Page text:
Our Ministry of Justice (MOJ) needs a rebrand to focus on what’s important. 

You’ve probably never heard of: Burbn, Confinity, Backrub, Odeo, Relentless, Auctionweb or Brad’s Drinks.

However most of you know the brands they became: Instagram, Paypal, Google, Twitter, Amazon, eBay and Pepsi-Cola.

Yes Google’s first name was “Backrub”. Would we still talk about “backrubbing it” if Google had not become the search engine’s name? Potentially “Relentless” would have made Jeff Bezos equally as wealthy, I guess we’ll never know. 

Organisation names are important. They give a first impression of an organisation and help communicate the business strategy. The best names sum up the company in a single word. “Paypal”, a friend that helps me pay for things, makes sense. Weight Watchers recent rebrand to WW was not as well received, because customers no longer identified with the brand. “Am off to double-u double-u” doesn’t have the same ring to it. 

When we named our social enterprise, MAKE TIME COUNT TODAY, we were working with people on probation. We wanted their time with probation to count. We wanted that to start immediately. Hence our name. 

It is with this in mind, I propose a rebrand for the Ministry of Justice.

Why don’t I like the “Ministry of Justice”? Basically I don’t think it sums up its priorities adequately. 

When you think “Justice” what images pop into your head? Courts? Judges, silly wigs, the gavel coming down? Same here. 

So please welcome… the new Ministry for Victim Justice and Rehabilitation (M-Vee-Jar).

Part 1. Ministry for Victim Justice… Victims to the fore! 

Justice should be for the victim’s benefit. According to survey from the Victims’ Commissioner:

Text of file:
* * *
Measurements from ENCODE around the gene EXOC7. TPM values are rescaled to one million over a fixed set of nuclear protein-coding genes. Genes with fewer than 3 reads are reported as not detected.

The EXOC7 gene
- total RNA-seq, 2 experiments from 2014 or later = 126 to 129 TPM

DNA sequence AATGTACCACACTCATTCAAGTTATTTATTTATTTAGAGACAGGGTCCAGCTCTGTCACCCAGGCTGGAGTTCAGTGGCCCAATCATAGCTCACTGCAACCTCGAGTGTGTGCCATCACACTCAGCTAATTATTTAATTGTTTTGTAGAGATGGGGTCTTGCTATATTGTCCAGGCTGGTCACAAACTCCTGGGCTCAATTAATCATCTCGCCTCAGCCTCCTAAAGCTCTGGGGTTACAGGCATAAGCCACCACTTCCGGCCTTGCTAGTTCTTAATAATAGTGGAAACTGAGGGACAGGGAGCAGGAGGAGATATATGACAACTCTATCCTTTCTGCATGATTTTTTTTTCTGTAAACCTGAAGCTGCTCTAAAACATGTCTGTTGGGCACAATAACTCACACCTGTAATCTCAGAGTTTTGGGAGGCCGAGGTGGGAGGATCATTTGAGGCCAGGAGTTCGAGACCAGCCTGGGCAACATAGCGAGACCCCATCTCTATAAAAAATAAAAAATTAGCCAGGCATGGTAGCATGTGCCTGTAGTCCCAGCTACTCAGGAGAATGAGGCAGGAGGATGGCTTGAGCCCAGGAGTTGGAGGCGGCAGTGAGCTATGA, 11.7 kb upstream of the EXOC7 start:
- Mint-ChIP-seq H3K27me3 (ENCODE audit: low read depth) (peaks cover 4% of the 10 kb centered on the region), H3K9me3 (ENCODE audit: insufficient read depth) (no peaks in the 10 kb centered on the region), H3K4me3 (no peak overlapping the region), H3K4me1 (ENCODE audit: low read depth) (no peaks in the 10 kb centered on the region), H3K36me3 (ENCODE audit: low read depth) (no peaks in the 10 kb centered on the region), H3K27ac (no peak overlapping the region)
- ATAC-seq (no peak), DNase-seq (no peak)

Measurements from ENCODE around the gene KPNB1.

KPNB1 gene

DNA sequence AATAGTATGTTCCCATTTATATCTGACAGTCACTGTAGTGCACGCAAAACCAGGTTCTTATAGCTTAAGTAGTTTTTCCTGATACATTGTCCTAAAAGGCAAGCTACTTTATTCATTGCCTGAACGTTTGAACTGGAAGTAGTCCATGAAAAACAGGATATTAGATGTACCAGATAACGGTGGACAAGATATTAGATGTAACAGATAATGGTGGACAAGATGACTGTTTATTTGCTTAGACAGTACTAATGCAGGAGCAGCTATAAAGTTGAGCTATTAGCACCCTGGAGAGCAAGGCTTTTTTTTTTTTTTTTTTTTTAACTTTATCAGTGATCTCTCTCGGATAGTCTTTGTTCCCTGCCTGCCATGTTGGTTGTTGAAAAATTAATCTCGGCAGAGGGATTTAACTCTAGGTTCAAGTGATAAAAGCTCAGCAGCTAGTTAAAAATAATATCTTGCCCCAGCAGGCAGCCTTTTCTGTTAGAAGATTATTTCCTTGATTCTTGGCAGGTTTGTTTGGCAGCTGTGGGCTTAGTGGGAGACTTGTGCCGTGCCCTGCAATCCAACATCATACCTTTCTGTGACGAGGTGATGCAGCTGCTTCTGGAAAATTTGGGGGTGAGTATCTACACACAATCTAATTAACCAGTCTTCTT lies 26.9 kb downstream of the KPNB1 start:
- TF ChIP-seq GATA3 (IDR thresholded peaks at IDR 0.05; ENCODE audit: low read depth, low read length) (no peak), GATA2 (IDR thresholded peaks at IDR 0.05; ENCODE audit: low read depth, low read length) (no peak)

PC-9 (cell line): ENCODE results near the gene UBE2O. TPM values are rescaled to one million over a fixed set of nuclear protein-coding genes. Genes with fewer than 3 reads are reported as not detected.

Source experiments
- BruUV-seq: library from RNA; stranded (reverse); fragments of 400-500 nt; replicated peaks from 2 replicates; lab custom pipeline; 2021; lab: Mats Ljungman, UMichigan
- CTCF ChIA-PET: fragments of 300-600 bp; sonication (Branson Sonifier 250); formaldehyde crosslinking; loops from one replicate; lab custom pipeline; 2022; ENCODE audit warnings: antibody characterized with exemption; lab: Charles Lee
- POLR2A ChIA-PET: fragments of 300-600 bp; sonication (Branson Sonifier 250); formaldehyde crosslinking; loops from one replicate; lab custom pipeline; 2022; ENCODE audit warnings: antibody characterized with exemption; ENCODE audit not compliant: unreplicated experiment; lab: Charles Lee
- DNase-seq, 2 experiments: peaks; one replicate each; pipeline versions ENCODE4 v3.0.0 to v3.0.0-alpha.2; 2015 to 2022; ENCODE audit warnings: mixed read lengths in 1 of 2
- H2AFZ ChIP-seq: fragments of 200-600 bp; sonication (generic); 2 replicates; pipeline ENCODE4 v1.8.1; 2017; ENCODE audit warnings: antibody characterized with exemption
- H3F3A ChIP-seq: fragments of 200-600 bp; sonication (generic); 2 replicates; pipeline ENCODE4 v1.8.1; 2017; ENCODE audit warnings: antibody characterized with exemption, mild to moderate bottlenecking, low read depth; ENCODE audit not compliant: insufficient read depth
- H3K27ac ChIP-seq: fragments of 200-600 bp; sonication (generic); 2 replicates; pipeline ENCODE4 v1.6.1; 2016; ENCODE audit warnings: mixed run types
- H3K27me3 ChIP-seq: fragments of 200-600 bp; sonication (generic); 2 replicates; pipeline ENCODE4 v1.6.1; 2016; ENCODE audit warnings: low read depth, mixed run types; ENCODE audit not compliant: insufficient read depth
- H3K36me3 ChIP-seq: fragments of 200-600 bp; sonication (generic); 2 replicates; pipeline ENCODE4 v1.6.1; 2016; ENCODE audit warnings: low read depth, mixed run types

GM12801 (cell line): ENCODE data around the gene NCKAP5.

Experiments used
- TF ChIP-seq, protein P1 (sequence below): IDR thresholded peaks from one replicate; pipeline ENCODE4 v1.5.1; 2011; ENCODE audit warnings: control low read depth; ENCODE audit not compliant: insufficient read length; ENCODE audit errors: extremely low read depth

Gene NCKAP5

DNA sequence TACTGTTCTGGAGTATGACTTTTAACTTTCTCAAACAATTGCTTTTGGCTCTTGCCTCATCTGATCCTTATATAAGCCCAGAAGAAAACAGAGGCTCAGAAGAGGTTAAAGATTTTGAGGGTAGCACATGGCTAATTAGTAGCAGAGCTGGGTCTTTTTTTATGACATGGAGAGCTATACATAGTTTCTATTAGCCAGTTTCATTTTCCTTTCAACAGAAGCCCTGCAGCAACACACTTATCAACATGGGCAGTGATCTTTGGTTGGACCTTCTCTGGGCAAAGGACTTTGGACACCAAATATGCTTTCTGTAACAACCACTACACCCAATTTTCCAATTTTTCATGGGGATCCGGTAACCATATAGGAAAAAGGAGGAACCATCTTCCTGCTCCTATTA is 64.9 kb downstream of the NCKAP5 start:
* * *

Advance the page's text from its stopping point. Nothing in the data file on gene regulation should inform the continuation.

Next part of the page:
• Only 43% of victims would report a crime again – less than half!
  • 50% would attend court again, down from 67% in 2020
  • Less than 10% felt they were supported by the courts.

Based on the numbers above, we’re failing the victims of crime. We are putting people off reporting crimes in the future. 

Hence my suggestion to add “Victims” to the department’s name, putting them at the forefront of every decision.  

Governments love targets, so the target for the new department is to:

Increase victim satisfaction to over 75%. 

Part 2 …and Rehabilitation. Make stopping further crime the priority.

Why? Because when victims are asked what they most want from the justice process, they say that nobody else should experience what they went through. Victims want criminals to be rehabilitated.

90% of crimes are committed by people with at least one conviction. If a first time crime is a personal failure, subsequent crimes are systematic failures. 

Our attention isn’t focussed on rehabilitation. And this is reflected in where we spend our money:

  • Prison budget: £5.6bn
  • Rehabilitation budget: ??

It’s actually hard to work out how much we spend on rehabilitation. Try Backrubbing, sorry Googling, “UK budget for rehabilitation of criminals”. The first result is the prisons budget. So perhaps we spend billions on rehabilitation, but I doubt it.

When we talk about a “sentence”, the outcomes of the Justice process, the definition* is:

“The punishment for a crime ordered by a trial court after conviction in a criminal procedure. A sentence may consist of imprisonment, a fine, or other sanctions”.

Unfortunately the court order is never that “I sentence you to become a plumber so you may earn a decent living and stop stealing”.

We know the standard treadmill of police > court > prison doesn’t work. 60% of released prisoners with short term offences will reoffend. Like some diets, they work for a while but old habits return. Only a rehabilitated individual with new connections in life can be successfully diverted away from crime. 

Key success factor for the new department…?

Reduce the reoffending rate to under 10%. 

So there you have it, the newly formed Ministry for Victim Justice and Rehabilitation. 

The new government department fully committed to improving victim outcomes and ensuring rates of reoffending are reduced.

*Source: https://en.wikipedia.org/wiki/Sentence_(law)

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